priations recommended by the Board
of Public Welfare had been approved
by the various authorities through
whose hands the District appropria
tion proposals must pass.
Praise* Dr. Borock.
“The board ha* the utmost confi
dence in Dr. Edgar A. Bocock, su
perintendent of Gallinger Hospital,
whom it regards as one of the ablest
hospital administrators in the United
State*, who has accomplished marvels
with inadequate funds and Inadequate
personnel. Typical of what he was
able to accomplish with practically
no funds at all was the rebuilding of
many of the obsolete and condemned
wooden or ancient brick structures
around the institution which had
been abandoned but which were re
constructed for emergency use by the
continually cordial co-operation of
the C. W. A. and the W. P. A. In
addition, vast improvement* in streets,
walks and grounds were m»de in the
When new spa pier stories displayed
the shortcoming* of the hospital facil
ities, questions arose as to who was
Health Officer George C. Ruhlapd,
who was given jurisdiction over the
hospital last July 1. said that Gal
linger's difficulties were due to an
accumulation of items of neglect; that
the appropriation act for this fiscal
year had been passed, that the Dis
trict must live under that and he
hoped for more liberal appropriations
In the future.
A quick retort came from Repre
sentative Ross Collins, Democrat, of
Mississippi, chairman of the subcom
mittee of the House Appropriations
Committee in charge of District esti
mates, who protested that he had
given the Health Office Increased
appropriations and added that he
hoped he would not find the confi
dence he had displayed in Dr. Ruh
land misplaced. Dr. Ruhland wrote
to Mr. Collins explaining he had not
intended to imply that the responsi
bility lay with Mr. Collins or solely
with Congress. Up to today the Wel
fare Board had kept out of the
History of Appropriations.
Mr. McReynolds, citing the history
of appropriations since 1933, explained
that the board had won approval of a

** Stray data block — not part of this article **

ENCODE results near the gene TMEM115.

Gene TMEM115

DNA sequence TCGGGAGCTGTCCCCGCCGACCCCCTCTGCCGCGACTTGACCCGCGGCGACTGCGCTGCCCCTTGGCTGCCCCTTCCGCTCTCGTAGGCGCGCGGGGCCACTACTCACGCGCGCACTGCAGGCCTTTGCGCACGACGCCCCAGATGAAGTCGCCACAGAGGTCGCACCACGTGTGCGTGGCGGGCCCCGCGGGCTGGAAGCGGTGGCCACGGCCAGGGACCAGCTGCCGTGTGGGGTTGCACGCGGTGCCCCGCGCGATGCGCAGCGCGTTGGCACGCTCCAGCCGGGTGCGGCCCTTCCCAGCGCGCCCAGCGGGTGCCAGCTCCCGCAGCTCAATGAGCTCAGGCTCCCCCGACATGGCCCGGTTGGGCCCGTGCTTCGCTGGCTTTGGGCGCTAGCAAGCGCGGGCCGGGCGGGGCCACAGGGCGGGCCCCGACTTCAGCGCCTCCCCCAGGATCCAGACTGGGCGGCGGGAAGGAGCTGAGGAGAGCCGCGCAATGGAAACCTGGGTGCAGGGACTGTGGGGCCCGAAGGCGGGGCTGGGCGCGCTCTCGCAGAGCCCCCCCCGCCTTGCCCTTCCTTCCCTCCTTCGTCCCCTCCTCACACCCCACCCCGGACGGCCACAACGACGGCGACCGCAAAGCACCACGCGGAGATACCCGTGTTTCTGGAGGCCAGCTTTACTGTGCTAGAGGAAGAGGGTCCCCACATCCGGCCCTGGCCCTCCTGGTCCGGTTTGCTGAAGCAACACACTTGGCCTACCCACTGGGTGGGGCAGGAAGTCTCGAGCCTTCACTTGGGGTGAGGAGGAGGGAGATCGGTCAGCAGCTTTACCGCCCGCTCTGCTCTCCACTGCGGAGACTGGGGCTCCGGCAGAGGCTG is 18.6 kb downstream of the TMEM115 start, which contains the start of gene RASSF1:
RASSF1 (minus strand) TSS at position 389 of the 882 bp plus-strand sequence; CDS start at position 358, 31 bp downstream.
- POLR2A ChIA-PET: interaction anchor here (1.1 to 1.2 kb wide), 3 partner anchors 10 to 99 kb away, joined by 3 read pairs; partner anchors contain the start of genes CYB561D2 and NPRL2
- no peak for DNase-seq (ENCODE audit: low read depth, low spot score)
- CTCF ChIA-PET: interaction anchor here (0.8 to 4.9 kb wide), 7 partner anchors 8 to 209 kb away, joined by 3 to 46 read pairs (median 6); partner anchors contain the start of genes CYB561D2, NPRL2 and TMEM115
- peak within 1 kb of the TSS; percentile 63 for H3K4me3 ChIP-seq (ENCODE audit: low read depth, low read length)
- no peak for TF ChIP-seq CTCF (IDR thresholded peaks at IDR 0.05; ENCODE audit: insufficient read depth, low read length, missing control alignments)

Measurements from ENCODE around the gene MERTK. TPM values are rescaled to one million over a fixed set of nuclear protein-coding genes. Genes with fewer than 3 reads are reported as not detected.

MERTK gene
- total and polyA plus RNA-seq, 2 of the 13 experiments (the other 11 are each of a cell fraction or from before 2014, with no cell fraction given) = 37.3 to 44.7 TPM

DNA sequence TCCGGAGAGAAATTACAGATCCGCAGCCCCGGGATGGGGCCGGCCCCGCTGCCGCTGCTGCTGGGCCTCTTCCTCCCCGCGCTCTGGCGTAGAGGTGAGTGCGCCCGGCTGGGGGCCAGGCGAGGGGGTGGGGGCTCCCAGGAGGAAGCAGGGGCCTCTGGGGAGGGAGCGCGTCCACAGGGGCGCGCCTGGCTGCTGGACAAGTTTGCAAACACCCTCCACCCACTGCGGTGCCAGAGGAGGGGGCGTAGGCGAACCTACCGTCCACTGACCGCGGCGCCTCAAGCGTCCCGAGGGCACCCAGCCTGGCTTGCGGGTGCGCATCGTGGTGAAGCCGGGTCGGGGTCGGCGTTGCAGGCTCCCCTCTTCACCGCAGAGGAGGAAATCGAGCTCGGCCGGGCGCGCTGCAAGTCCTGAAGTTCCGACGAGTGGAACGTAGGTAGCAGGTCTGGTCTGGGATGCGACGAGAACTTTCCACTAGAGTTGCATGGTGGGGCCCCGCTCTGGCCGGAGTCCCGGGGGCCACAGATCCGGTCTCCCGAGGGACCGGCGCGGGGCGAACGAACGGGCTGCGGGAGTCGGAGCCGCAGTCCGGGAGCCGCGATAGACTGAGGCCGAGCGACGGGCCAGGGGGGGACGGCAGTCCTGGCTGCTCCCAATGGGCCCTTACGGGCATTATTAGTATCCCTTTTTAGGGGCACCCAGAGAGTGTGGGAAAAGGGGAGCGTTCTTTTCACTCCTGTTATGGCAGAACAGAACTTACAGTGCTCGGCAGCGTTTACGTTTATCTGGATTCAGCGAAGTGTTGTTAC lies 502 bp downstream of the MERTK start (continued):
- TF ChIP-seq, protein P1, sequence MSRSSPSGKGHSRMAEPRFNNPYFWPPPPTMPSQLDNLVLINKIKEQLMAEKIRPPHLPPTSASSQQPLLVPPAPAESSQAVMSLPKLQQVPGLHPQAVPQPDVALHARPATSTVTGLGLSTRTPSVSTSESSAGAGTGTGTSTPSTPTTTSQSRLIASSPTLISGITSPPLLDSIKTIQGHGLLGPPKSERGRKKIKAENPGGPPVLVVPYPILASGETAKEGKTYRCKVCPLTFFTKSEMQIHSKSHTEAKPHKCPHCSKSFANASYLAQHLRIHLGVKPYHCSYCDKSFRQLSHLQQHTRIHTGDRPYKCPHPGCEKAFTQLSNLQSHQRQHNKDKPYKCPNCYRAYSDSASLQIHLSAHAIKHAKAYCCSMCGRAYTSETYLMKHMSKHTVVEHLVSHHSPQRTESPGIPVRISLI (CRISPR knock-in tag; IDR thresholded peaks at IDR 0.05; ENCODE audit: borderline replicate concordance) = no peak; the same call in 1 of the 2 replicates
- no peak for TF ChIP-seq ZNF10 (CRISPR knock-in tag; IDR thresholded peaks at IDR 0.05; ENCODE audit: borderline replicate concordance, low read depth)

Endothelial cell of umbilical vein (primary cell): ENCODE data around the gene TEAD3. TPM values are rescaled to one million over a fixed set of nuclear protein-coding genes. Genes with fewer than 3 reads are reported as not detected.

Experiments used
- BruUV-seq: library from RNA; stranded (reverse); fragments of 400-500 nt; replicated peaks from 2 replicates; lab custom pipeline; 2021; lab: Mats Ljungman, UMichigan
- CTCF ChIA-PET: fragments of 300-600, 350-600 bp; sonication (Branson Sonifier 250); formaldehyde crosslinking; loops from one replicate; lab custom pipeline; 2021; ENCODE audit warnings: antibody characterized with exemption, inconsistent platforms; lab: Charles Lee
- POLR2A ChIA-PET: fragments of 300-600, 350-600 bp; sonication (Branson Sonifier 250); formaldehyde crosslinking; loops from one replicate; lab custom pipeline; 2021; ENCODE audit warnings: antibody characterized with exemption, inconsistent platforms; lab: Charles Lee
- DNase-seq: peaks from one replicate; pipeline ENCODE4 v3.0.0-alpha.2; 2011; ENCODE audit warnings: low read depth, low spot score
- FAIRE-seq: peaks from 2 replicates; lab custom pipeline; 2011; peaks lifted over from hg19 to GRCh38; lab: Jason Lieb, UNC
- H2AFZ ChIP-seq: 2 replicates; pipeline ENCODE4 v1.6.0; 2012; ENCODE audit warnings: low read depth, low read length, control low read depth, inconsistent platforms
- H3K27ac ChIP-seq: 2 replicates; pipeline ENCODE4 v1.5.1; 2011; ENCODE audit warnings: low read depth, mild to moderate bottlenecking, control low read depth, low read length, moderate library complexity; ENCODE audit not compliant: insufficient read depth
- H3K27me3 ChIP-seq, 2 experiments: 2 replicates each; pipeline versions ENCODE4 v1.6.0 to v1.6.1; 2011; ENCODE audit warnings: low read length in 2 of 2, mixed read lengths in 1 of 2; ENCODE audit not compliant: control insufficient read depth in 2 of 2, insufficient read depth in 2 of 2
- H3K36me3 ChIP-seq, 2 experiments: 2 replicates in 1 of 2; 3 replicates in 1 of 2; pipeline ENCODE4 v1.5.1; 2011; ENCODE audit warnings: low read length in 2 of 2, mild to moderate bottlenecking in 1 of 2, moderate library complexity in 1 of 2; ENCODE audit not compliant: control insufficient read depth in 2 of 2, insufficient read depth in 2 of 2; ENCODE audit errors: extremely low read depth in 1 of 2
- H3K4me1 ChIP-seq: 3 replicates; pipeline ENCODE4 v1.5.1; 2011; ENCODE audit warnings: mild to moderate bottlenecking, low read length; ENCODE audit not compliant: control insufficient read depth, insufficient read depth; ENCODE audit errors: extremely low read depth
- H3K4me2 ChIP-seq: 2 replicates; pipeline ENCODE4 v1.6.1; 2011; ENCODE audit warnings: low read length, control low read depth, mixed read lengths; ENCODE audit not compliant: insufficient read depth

request for appropriations for con
struction of a contagious disease ward
at Gallinger. For the fiscal year 1936,
he said, the board sought construction
of an obstetrical ward, but this had
been denied. The next year, he con
tinued, the board urged a sum for the
operation of Columbia Hospital for
women as an obstetrical ward for Gal
llnger. This was denied.
For this fiscal year, the Welfare
Board asked funds for the operation
of the old tuberculosis hospital on Up
shur street as an obstetrical ward for
Galllnger. This was denied. Mr. Jitc
“Requests were continually made
for additional orderlies, nurses, social
service workers and other personnel
beyond the amounts which were ap
In another section of the statement,
Mr. McReynolds said, "In effect, Gal
linger Hospital has been asked to
make bricks without straw. The ap
propriations continually have been
too small to do properly the increasing
Job of caring for the indigent sick of
In an interview today, Surg. Gen.
Parran, who is thoroughly familiar
with local conditions, visualized the
most acute problem in Washington as
one of reducing the “rather distress
ing” mortality rates which he said
do not compare favorably with many
inrant Mortality Rate.
He referred particularly, he said,
to infant mortality and death* due
to communicable disease*, especially
tuberculosis and syphilis.
Commissioner Allen is expected to
return from New York tonight and